Who is Snowfall Based on? Is It True or Not?

Who is snowfall based on: The American criminal drama series Snowfall premiered on FX on July 5, 2017; it was developed by John Singleton, Eric Amadio, and Dave Andron. In this series, which is set in Los Angeles in 1983, the effects of the city’s first crack epidemic are explored.

A 20-year-old heroin dealer named Franklin Saint, a Mexican luchador named Gustavo “El Oso,” a CIA agent named Teddy McDonald, and the niece of a Mexican crime leader named Lucia Villanueva all have storylines that will inevitably cross paths with one another throughout the course of the series.

Now in its fourth season, Snowfall has established itself as one of television’s most riveting crime dramas. Just about everything you could desire in a drama about the drug industry is here in this FX series. Betrayals abound, as do shady business dealings, inflated egos, and enormously high stakes. But how closely does Snowfall adhere to actual events?

The reality is probably closer to the middle. Although there are some based in reality, most of Snowfall is a work of fiction. Have you been trying to figure out how much of this exciting drama is based in reality? What follows is essential information.

Is Snowfall Based on a True Story?

Though it’s not a direct adaptation, Snowfall was inspired by real events. The protagonist of the FX drama is a rising drug boss during the first crack epidemic in Los Angeles. While the story of the feisty and torn Franklin Saint is fiction, the disease it depicts is very real.

Crack cocaine first appeared in the United States in the early 1980s, despite the fact that the New York Times didn’t mention it until 1985. It was created in response to the falling price of cocaine. Cocaine’s popularity at the time was tempered by an oversaturated market in the United States.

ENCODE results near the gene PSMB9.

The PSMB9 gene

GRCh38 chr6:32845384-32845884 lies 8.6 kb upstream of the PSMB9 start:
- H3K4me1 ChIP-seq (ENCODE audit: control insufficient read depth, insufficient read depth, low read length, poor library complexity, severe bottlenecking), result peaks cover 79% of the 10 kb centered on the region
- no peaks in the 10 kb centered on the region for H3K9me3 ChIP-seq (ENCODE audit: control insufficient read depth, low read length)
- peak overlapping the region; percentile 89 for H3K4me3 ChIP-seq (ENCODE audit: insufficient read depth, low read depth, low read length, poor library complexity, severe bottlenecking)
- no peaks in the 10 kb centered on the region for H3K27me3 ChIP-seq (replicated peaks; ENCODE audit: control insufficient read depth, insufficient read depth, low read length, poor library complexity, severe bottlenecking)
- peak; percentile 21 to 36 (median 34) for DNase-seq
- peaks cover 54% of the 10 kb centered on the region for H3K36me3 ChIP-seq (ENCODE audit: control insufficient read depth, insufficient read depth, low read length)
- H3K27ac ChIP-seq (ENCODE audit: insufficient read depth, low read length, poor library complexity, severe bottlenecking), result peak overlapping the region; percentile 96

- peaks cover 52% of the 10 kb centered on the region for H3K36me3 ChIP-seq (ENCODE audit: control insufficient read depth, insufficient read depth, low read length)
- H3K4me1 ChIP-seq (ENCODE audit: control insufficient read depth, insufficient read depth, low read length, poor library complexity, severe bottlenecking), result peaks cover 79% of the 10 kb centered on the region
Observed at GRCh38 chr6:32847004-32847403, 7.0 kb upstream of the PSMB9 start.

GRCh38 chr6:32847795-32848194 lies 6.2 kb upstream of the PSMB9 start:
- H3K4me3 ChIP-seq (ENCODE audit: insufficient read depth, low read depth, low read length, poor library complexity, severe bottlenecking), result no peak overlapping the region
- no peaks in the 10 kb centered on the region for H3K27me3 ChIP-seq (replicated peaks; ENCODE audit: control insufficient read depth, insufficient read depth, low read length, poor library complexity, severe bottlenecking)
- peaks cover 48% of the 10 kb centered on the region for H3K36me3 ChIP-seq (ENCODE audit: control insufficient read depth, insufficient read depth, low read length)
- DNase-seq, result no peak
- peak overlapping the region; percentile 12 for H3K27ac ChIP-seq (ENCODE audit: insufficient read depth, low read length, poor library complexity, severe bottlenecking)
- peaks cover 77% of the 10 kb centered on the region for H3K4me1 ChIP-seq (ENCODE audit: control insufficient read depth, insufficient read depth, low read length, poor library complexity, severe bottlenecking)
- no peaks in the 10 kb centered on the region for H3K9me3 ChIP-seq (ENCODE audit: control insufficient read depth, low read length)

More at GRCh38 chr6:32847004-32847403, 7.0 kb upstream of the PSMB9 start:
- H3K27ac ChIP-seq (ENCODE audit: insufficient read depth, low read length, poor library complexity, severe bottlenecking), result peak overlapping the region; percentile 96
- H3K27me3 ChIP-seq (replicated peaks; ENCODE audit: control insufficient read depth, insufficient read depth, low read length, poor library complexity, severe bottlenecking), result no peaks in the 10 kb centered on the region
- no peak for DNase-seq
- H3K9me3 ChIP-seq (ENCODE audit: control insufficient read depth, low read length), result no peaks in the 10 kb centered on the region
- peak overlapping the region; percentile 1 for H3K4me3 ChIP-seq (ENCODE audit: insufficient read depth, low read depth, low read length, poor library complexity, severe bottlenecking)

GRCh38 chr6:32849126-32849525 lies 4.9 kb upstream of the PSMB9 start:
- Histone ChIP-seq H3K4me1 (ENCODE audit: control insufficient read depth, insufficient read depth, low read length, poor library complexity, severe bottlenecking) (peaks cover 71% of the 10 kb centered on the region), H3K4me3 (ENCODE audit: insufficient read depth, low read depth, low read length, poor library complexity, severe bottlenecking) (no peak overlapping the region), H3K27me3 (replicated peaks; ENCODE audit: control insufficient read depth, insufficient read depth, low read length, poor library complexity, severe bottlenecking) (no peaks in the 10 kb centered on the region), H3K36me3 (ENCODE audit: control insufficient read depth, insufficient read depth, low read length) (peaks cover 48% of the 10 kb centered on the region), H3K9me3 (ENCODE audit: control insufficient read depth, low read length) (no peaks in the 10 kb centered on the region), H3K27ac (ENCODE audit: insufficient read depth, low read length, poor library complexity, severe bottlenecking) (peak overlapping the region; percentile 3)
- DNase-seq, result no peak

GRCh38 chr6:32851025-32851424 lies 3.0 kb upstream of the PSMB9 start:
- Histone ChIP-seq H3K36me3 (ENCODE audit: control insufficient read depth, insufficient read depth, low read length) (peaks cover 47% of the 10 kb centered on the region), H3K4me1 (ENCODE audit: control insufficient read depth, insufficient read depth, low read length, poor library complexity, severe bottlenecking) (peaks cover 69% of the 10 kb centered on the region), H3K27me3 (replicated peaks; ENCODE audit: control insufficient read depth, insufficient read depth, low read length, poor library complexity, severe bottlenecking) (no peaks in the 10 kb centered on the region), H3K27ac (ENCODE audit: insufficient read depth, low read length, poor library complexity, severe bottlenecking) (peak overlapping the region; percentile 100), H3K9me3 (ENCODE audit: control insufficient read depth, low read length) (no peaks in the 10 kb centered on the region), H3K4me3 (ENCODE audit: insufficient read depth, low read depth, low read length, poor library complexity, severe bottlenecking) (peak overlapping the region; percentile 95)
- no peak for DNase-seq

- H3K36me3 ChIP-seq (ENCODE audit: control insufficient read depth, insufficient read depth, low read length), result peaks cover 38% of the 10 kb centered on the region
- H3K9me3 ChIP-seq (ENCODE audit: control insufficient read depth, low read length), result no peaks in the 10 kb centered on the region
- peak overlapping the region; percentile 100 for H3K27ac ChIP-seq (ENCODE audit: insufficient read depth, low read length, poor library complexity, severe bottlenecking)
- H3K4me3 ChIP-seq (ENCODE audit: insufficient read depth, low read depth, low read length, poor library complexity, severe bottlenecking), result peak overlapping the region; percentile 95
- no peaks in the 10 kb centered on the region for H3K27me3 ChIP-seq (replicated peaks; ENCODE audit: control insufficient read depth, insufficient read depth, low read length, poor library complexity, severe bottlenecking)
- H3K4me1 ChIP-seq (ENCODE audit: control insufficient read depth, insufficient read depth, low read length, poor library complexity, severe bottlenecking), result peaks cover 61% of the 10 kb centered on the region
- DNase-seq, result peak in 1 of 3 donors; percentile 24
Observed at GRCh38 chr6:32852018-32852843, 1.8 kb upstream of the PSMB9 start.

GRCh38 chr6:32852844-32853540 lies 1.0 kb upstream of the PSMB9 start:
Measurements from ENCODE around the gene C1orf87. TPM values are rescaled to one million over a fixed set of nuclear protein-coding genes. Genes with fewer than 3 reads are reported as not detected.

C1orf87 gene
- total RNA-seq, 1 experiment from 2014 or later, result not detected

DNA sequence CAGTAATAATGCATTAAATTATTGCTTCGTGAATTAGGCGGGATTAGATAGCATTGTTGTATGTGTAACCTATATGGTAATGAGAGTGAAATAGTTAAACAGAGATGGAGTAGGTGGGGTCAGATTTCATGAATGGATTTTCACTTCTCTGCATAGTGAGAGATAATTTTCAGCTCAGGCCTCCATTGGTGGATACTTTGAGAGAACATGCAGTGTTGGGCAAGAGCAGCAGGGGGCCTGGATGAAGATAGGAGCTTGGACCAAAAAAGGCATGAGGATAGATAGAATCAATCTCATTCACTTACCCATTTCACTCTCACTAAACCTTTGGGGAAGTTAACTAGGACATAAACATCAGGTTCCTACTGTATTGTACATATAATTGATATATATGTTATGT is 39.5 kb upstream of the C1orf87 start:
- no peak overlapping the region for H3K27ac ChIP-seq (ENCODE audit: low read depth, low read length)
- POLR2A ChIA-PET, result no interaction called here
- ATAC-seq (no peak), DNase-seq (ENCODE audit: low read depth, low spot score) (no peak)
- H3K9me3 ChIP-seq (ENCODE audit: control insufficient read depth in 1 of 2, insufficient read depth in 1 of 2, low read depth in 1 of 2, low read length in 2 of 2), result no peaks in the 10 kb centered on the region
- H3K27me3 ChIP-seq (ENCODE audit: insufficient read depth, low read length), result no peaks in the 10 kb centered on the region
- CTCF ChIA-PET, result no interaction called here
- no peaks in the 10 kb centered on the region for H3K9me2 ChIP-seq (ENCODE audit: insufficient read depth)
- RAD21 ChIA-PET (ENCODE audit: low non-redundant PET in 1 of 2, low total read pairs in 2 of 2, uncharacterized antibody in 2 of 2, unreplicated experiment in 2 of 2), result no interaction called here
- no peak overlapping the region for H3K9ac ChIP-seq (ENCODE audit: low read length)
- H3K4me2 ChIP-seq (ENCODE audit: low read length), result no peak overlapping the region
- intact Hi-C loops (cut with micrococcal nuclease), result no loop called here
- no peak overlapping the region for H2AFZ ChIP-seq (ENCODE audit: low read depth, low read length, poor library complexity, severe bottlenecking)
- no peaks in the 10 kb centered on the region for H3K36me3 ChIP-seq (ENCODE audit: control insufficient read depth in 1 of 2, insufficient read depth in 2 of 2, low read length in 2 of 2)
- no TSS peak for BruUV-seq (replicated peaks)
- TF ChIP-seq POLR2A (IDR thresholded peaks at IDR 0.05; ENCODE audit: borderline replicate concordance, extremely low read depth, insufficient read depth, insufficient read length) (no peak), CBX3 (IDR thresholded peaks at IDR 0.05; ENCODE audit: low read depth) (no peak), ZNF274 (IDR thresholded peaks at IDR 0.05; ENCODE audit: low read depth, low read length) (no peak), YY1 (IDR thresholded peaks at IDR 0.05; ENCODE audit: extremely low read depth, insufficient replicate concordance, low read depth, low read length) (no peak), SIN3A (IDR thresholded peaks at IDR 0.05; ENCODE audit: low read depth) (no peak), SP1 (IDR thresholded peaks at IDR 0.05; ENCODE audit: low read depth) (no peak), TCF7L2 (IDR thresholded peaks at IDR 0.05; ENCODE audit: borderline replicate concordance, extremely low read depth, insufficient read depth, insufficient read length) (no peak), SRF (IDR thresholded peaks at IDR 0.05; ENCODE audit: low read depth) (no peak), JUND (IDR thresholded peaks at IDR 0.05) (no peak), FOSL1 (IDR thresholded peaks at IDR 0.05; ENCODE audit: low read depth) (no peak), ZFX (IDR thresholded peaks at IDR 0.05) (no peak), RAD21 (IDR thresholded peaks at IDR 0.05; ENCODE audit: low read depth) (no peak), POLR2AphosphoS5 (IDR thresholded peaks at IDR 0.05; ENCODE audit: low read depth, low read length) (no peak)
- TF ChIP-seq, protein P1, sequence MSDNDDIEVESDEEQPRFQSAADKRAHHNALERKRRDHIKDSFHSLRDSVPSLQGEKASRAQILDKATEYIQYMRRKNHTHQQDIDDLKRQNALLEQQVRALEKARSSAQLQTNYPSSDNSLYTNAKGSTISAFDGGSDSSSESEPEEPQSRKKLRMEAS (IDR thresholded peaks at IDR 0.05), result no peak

Since cocaine was so widely available in the early 1980s, its price is said to have plummeted by as much as 80%. There had to be a quick and easy way for drug dealers to make money off of their products. Crack appears. A smokable, less expensive form of cocaine would attract a wider audience and allow dealers to profit from selling smaller amounts to more customers.

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Big cities like New York, Los Angeles, and Miami started seeing the drug. But economic factors contributed to its pervasiveness in Black neighborhoods. Black families were disproportionately concentrated in low-income areas as a result of racial segregation policies. The crack epidemic began to disproportionately affect Black households since these neighborhoods were specifically targeted by drug traffickers.

In addition, a criminal underworld centered on crack emerged. As the number of crack addicts in these areas grew, so did the financial incentive for locals to begin peddling the drug. More crack led to an increase in gun violence and arrests, both of which disproportionately harmed Black neighborhoods.

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Some others even think the CIA had a hand in starting this pandemic. The U.S. government allegedly allowed Nicaraguan Contra rebels to sell cocaine in Los Angeles to fund their activities, according to a series of stories published in the San Jose Mercury News that was later retracted. This argument is supported by the character of Agent McDonald (Carter Hudson) in Snowfall, so it is reasonable to conclude that the government played a role in the spread of the crack epidemic as depicted in the film.

Was Snowfall’s Franklin Saint Based on a Real Person?

The persona of Damson Idris exists only in literature. However, his narrative does have some grounded elements, much like the show itself. The late series creator John Singleton has stated that his experiences growing up in Black Los Angeles communities served as inspiration for Franklin.

Singleton attended a Valley school, much as Franklin did. Unlike Franklin, though, who went into the pharmaceutical industry, Singleton pursued a career in the arts. Those stories aren’t made up; there are people who experienced them firsthand. It was essential that we have people in the meeting who could comment on this. We hired advisors that specialized in every facet of it,” Singleton remarked on a panel for the show.



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